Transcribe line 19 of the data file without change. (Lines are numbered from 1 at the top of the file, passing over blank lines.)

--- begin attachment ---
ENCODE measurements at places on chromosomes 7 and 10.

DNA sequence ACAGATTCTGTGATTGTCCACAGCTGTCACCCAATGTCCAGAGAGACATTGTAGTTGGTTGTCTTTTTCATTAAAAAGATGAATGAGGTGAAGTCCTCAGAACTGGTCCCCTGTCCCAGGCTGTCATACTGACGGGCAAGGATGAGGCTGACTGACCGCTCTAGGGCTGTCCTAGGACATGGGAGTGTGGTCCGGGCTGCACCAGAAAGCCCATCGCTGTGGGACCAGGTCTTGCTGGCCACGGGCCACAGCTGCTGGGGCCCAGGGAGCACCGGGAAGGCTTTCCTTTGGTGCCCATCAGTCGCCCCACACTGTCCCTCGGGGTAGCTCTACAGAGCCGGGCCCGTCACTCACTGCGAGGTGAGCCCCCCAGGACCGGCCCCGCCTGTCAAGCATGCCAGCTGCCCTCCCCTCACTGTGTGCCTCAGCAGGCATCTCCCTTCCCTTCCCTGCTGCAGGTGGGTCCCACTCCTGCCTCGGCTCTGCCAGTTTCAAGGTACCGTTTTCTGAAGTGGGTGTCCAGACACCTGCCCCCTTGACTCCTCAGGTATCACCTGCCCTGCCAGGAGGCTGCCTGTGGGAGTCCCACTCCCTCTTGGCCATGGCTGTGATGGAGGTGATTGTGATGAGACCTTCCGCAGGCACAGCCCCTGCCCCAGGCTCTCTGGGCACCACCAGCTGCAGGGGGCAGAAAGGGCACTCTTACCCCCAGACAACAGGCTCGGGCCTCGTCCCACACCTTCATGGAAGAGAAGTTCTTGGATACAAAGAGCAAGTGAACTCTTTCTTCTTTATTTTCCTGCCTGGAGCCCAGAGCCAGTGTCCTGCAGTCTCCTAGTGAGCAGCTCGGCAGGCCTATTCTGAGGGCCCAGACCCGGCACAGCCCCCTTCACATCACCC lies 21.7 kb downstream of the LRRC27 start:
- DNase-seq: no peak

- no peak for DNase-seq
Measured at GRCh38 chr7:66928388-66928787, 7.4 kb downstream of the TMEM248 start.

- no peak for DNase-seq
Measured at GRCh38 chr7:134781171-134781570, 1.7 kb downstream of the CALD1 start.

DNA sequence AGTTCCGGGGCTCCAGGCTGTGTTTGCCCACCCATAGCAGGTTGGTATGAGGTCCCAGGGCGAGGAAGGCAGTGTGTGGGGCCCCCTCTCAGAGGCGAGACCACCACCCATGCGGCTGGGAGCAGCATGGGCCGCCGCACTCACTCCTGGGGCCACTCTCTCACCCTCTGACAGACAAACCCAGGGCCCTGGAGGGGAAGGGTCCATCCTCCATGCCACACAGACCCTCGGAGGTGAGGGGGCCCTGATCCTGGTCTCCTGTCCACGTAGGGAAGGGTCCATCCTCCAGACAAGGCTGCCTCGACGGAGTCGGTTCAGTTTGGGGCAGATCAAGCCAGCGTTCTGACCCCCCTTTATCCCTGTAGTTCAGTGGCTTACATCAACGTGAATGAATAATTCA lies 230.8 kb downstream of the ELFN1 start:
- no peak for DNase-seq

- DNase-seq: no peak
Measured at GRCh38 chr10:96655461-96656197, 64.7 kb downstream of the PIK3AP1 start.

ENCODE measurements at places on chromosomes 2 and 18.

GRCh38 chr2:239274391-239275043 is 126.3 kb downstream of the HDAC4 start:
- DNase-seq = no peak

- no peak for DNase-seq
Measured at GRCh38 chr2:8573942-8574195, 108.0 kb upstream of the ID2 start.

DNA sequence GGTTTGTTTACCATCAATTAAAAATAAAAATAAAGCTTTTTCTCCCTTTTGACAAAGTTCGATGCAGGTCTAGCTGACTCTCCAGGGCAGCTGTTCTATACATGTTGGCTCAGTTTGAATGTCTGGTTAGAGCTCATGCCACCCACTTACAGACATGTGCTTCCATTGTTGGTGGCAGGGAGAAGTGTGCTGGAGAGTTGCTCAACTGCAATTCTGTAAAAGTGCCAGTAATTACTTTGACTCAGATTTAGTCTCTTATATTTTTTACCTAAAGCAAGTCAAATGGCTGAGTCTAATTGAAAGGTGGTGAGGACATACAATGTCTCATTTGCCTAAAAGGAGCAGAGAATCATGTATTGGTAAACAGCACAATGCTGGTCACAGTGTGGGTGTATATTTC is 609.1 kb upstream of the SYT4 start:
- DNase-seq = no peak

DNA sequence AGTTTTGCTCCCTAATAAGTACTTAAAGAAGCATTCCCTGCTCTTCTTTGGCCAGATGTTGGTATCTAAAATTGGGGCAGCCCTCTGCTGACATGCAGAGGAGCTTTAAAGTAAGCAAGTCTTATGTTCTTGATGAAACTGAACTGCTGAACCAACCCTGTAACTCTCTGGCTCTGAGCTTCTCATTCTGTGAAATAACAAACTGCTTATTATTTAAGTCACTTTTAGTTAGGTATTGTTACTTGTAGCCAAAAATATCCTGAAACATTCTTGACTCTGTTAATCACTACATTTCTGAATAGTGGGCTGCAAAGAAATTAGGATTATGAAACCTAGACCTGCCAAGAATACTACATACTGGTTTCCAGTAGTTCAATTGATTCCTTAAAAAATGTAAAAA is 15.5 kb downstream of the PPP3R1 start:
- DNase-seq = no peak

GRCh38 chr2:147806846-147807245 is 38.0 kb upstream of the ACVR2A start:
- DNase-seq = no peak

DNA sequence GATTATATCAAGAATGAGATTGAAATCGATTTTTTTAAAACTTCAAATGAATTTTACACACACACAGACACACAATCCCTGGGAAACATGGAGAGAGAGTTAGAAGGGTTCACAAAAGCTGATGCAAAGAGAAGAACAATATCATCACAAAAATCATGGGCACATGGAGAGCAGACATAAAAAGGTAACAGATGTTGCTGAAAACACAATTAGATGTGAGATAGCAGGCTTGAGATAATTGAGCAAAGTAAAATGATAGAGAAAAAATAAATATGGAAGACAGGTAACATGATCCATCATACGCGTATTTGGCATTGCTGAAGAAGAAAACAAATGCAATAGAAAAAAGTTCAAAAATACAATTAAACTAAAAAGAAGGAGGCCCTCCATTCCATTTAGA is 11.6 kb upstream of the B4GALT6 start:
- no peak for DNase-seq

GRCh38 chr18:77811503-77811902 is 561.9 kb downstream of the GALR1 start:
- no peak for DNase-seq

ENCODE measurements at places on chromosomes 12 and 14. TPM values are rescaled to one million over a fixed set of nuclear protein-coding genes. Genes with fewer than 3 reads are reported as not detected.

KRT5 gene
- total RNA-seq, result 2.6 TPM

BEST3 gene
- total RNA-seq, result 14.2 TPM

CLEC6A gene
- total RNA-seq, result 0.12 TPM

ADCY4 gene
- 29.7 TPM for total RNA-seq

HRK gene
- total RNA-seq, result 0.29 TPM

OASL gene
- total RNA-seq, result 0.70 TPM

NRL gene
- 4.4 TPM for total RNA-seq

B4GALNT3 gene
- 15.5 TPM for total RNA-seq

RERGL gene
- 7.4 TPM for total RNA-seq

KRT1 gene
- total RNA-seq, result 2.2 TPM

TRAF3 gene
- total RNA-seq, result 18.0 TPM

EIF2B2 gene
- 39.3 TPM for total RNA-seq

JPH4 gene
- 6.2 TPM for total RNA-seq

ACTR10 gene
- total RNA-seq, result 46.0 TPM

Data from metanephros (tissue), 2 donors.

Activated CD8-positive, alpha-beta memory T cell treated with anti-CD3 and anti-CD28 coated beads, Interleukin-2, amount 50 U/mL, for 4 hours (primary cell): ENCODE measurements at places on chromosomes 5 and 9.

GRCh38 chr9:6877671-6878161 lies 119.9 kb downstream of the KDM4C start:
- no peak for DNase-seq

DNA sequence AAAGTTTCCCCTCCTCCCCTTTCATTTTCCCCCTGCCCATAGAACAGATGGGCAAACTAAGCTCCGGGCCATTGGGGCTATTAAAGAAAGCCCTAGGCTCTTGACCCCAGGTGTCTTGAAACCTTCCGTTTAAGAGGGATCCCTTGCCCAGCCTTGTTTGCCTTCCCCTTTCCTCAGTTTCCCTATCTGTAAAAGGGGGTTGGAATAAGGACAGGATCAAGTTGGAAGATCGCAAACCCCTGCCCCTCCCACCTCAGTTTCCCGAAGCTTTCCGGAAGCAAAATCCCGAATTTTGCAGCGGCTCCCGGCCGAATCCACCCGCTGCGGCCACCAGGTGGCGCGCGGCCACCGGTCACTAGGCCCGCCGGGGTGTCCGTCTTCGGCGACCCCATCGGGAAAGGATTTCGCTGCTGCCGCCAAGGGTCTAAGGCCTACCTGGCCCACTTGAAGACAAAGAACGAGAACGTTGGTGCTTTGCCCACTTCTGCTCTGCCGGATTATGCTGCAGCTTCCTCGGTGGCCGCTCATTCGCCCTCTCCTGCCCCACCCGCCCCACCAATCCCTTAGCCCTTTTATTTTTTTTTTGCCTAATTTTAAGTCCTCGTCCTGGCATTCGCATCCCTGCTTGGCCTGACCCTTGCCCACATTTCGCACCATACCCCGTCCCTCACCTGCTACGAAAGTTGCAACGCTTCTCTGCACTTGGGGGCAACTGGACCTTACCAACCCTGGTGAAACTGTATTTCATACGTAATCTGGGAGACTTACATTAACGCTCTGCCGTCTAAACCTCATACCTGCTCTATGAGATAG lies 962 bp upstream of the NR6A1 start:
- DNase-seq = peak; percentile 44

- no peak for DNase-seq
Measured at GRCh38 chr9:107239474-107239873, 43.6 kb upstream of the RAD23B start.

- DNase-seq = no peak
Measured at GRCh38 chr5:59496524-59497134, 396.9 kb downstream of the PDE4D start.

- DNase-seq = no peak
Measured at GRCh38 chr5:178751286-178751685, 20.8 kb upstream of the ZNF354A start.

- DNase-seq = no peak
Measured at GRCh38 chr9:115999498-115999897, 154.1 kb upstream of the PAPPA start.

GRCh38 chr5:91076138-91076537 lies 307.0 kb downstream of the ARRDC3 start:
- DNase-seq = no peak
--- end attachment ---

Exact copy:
DNA sequence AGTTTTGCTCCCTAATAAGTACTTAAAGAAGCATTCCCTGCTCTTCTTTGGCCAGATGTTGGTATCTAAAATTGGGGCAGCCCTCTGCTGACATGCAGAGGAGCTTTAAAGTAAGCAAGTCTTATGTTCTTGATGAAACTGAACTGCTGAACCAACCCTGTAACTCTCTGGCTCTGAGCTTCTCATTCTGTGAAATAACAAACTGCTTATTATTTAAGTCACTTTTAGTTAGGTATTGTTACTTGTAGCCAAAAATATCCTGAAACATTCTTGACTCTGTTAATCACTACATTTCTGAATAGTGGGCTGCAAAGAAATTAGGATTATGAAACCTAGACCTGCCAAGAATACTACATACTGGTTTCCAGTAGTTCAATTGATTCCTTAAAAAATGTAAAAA is 15.5 kb downstream of the PPP3R1 start: